A deeply resentful Board of Public Utilities figuratively held its nose and voted four to one to award almost $1 billion over three years in ratepayer subsidies to PSEG’s three South Jersey nuclear power plants. Board of Public Utilities Commissioner Bob Gordon claimed the utility giant threatened to shut them down, killing 37% of New Jersey’s electrical power unless it got the money.
“The board is being directed to pay ransom and the hostages are the citizens of New Jersey,” said Gordon.
The one defiant no vote came from Commissioner Upendra Chivukula.
“When I look at this thing, I think this is highway robbery,” Chivukula said. “When will the real people stand up and say, ‘We want to fight for the people of the state of New Jersey?’ People who have tough time?”
The vote unfolded in a room packed with PSEG workers in orange shirts, and opponents from AARP in red. The subsidies — $300 million a year — will hit all New Jersey ratepayers, not just PSE&G customers, with an estimated $30 to $40 more per year, on average. Business and manufacturing customers could see bills soar.
“I did not hear anything in those comments that struck a balance between the needs of ratepayers, the concerns of ratepayers, and their ability to afford their bills and that of a very wealthy corporation,” said Evelyn Liebman, the director of advocacy for the NJ AARP.
PSEG had called its plants uncompetitive, doomed to fail without subsidies, in an energy marketplace awash in cheap natural gas. But two competing financial analyses and the BPU’s own staff found the plants are actually profitable.
“These plants are viable and they are financially making money. And yet the threat of ‘It doesn’t matter, I’m going to close them down anyway’ seems to have worked,” said Director of the New Jersey Division of Rate Counsel Stefanie Brand.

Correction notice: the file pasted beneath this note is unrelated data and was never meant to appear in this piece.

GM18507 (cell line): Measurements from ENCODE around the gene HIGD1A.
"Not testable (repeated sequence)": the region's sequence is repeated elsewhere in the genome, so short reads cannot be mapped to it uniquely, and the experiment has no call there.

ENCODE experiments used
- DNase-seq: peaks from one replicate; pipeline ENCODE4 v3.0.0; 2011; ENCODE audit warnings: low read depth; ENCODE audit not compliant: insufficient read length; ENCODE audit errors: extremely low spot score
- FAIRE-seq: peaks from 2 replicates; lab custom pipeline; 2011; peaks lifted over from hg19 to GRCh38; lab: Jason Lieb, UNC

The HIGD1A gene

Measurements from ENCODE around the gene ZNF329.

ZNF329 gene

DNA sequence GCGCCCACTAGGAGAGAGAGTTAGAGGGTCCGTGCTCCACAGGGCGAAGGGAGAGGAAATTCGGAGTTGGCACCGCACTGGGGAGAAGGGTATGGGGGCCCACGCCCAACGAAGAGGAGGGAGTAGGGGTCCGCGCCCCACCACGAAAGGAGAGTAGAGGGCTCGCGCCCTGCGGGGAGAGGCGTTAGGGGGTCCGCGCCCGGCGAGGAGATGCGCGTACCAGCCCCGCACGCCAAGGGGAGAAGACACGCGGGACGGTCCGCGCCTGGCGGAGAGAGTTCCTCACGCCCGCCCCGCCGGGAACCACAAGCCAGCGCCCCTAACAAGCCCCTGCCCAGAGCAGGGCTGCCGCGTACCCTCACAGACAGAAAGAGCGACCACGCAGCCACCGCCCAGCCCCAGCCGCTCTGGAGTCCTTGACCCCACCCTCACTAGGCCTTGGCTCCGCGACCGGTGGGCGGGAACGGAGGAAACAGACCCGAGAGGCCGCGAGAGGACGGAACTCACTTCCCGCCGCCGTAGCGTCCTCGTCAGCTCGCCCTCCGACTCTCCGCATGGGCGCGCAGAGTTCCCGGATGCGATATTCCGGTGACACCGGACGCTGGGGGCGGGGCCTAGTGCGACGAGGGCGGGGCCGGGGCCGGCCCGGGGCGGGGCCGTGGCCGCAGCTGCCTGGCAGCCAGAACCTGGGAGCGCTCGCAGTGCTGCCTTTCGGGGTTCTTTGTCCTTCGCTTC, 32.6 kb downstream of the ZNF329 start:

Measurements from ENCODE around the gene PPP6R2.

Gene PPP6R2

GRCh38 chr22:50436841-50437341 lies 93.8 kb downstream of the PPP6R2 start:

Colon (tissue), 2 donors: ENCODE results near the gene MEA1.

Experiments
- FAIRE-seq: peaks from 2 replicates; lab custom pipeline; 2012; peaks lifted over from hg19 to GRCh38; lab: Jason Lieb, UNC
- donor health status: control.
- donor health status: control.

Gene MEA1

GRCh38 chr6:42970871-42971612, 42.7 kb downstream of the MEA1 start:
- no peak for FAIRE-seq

But nuclear plants provide 90% of New Jersey’s emissions-free energy in a state committed to 100% clean, renewable energy by 2050. That persuaded the reluctant votes.
“If the nuclear power plants were to be retired, that retirement would significantly and negatively impact New Jersey’s ability to comply with state air emission reduction requirements,” said Board of Public Utilities President Joseph Fiordaliso.
“The replacement power, as we’ve heard, would be generated by natural gas and coal-fired facilities which would greatly increase greenhouse gas emissions and other hazardous pollutants,” said Gordon.
“I, for one, will not play the equivalent of a generation chicken game with our nuclear power plants. We are talking about the future,” said Board of Public Utilities Commissioner Mary-Anna Holden.
Commissioners criticized the enabling statute which didn’t let them award a smaller subsidy. They want that amended. Meanwhile, PSEG said in a statement that it’s pleased, noting “The BPU just saved the people of the State hundreds of millions of dollars in what would have been higher energy costs, thousands of jobs lost and tons of environmentally damaging air emissions.”
Environmental advocates bitterly disagreed.
“The largest subsidy in state history to a corporation that doesn’t need it that will not only hurt ratepayers but will hurt the environment because the money that’s going into the subsidies is money that will be taken away from developing offshore wind or for moving our solar program forward,” said New Jersey Sierra Club Director Jeff Tittel.
The State Rate Counsel is considering a lawsuit, saying even the board’s yes votes were so negative. It could only help their claim.
Note: PSE&G, a subsidiary of PSEG, is a funder of NJTV News.